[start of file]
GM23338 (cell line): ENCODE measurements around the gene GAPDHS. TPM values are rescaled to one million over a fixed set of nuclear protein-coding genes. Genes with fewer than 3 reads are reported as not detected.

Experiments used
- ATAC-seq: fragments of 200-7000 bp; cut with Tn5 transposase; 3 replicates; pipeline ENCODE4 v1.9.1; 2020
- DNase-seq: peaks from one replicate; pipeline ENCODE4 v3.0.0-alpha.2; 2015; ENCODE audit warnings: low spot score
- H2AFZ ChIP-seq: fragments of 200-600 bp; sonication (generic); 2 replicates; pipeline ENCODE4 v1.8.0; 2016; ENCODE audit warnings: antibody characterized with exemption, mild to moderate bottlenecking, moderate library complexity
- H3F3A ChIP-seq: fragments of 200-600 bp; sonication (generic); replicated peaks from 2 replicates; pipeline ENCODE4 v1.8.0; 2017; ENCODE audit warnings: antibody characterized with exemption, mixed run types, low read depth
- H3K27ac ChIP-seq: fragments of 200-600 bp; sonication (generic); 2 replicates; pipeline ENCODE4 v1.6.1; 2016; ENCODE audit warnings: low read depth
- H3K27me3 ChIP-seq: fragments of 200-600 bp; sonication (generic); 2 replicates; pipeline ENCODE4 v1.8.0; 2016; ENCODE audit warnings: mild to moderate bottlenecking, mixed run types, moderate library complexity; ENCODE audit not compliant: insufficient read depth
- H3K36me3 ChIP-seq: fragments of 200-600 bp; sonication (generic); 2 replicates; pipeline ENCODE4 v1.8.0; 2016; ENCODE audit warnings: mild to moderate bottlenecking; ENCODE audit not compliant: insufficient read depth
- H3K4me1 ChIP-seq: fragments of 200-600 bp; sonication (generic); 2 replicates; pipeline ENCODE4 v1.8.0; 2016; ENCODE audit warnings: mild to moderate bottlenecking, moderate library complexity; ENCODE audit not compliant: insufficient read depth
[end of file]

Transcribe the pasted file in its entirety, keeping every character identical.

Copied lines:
GM23338 (cell line): ENCODE measurements around the gene GAPDHS. TPM values are rescaled to one million over a fixed set of nuclear protein-coding genes. Genes with fewer than 3 reads are reported as not detected.

Experiments used
- ATAC-seq: fragments of 200-7000 bp; cut with Tn5 transposase; 3 replicates; pipeline ENCODE4 v1.9.1; 2020
- DNase-seq: peaks from one replicate; pipeline ENCODE4 v3.0.0-alpha.2; 2015; ENCODE audit warnings: low spot score
- H2AFZ ChIP-seq: fragments of 200-600 bp; sonication (generic); 2 replicates; pipeline ENCODE4 v1.8.0; 2016; ENCODE audit warnings: antibody characterized with exemption, mild to moderate bottlenecking, moderate library complexity
- H3F3A ChIP-seq: fragments of 200-600 bp; sonication (generic); replicated peaks from 2 replicates; pipeline ENCODE4 v1.8.0; 2017; ENCODE audit warnings: antibody characterized with exemption, mixed run types, low read depth
- H3K27ac ChIP-seq: fragments of 200-600 bp; sonication (generic); 2 replicates; pipeline ENCODE4 v1.6.1; 2016; ENCODE audit warnings: low read depth
- H3K27me3 ChIP-seq: fragments of 200-600 bp; sonication (generic); 2 replicates; pipeline ENCODE4 v1.8.0; 2016; ENCODE audit warnings: mild to moderate bottlenecking, mixed run types, moderate library complexity; ENCODE audit not compliant: insufficient read depth
- H3K36me3 ChIP-seq: fragments of 200-600 bp; sonication (generic); 2 replicates; pipeline ENCODE4 v1.8.0; 2016; ENCODE audit warnings: mild to moderate bottlenecking; ENCODE audit not compliant: insufficient read depth
- H3K4me1 ChIP-seq: fragments of 200-600 bp; sonication (generic); 2 replicates; pipeline ENCODE4 v1.8.0; 2016; ENCODE audit warnings: mild to moderate bottlenecking, moderate library complexity; ENCODE audit not compliant: insufficient read depth